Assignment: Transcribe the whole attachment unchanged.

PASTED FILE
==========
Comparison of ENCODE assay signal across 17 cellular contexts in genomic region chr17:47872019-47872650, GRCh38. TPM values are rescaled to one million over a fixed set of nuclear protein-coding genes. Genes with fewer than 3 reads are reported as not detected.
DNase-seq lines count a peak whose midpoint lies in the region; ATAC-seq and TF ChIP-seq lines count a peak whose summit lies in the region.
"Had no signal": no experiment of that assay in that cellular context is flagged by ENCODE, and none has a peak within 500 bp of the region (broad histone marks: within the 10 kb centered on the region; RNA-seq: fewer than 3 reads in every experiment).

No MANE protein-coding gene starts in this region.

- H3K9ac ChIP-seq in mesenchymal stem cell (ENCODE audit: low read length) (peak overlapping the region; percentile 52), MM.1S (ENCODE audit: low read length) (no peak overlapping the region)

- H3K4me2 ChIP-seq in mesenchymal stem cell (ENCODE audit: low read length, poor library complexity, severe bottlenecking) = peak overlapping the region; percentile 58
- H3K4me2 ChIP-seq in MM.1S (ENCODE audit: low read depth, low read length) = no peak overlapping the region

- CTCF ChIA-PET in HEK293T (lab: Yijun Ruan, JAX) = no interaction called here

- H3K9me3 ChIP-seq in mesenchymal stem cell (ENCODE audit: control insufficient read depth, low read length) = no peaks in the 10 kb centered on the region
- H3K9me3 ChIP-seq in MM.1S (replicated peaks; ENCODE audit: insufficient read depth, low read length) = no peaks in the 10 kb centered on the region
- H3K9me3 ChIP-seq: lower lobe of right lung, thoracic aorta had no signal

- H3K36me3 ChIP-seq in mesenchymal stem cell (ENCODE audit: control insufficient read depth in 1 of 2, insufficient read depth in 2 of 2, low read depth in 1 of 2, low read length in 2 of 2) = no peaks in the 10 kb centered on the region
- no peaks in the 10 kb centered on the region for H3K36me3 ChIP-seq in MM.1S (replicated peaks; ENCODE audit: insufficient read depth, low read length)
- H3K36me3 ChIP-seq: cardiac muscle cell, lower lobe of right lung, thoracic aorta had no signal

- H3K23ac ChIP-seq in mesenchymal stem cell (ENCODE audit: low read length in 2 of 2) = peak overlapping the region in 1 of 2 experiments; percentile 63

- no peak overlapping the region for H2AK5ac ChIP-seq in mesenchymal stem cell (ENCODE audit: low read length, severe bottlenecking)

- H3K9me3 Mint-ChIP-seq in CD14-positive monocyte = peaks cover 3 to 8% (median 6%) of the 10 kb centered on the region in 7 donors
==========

Comparison of ENCODE assay signal across 17 cellular contexts in genomic region chr17:47872019-47872650, GRCh38. TPM values are rescaled to one million over a fixed set of nuclear protein-coding genes. Genes with fewer than 3 reads are reported as not detected.
DNase-seq lines count a peak whose midpoint lies in the region; ATAC-seq and TF ChIP-seq lines count a peak whose summit lies in the region.
"Had no signal": no experiment of that assay in that cellular context is flagged by ENCODE, and none has a peak within 500 bp of the region (broad histone marks: within the 10 kb centered on the region; RNA-seq: fewer than 3 reads in every experiment).

No MANE protein-coding gene starts in this region.

- H3K9ac ChIP-seq in mesenchymal stem cell (ENCODE audit: low read length) (peak overlapping the region; percentile 52), MM.1S (ENCODE audit: low read length) (no peak overlapping the region)

- H3K4me2 ChIP-seq in mesenchymal stem cell (ENCODE audit: low read length, poor library complexity, severe bottlenecking) = peak overlapping the region; percentile 58
- H3K4me2 ChIP-seq in MM.1S (ENCODE audit: low read depth, low read length) = no peak overlapping the region

- CTCF ChIA-PET in HEK293T (lab: Yijun Ruan, JAX) = no interaction called here

- H3K9me3 ChIP-seq in mesenchymal stem cell (ENCODE audit: control insufficient read depth, low read length) = no peaks in the 10 kb centered on the region
- H3K9me3 ChIP-seq in MM.1S (replicated peaks; ENCODE audit: insufficient read depth, low read length) = no peaks in the 10 kb centered on the region
- H3K9me3 ChIP-seq: lower lobe of right lung, thoracic aorta had no signal

- H3K36me3 ChIP-seq in mesenchymal stem cell (ENCODE audit: control insufficient read depth in 1 of 2, insufficient read depth in 2 of 2, low read depth in 1 of 2, low read length in 2 of 2) = no peaks in the 10 kb centered on the region
- no peaks in the 10 kb centered on the region for H3K36me3 ChIP-seq in MM.1S (replicated peaks; ENCODE audit: insufficient read depth, low read length)
- H3K36me3 ChIP-seq: cardiac muscle cell, lower lobe of right lung, thoracic aorta had no signal

- H3K23ac ChIP-seq in mesenchymal stem cell (ENCODE audit: low read length in 2 of 2) = peak overlapping the region in 1 of 2 experiments; percentile 63

- no peak overlapping the region for H2AK5ac ChIP-seq in mesenchymal stem cell (ENCODE audit: low read length, severe bottlenecking)

- H3K9me3 Mint-ChIP-seq in CD14-positive monocyte = peaks cover 3 to 8% (median 6%) of the 10 kb centered on the region in 7 donors